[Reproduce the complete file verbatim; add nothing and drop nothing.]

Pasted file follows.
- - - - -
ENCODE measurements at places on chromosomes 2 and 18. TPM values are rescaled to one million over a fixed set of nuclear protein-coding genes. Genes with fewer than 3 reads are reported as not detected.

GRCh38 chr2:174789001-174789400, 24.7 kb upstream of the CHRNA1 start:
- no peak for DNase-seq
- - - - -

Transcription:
ENCODE measurements at places on chromosomes 2 and 18. TPM values are rescaled to one million over a fixed set of nuclear protein-coding genes. Genes with fewer than 3 reads are reported as not detected.

GRCh38 chr2:174789001-174789400, 24.7 kb upstream of the CHRNA1 start:
- no peak for DNase-seq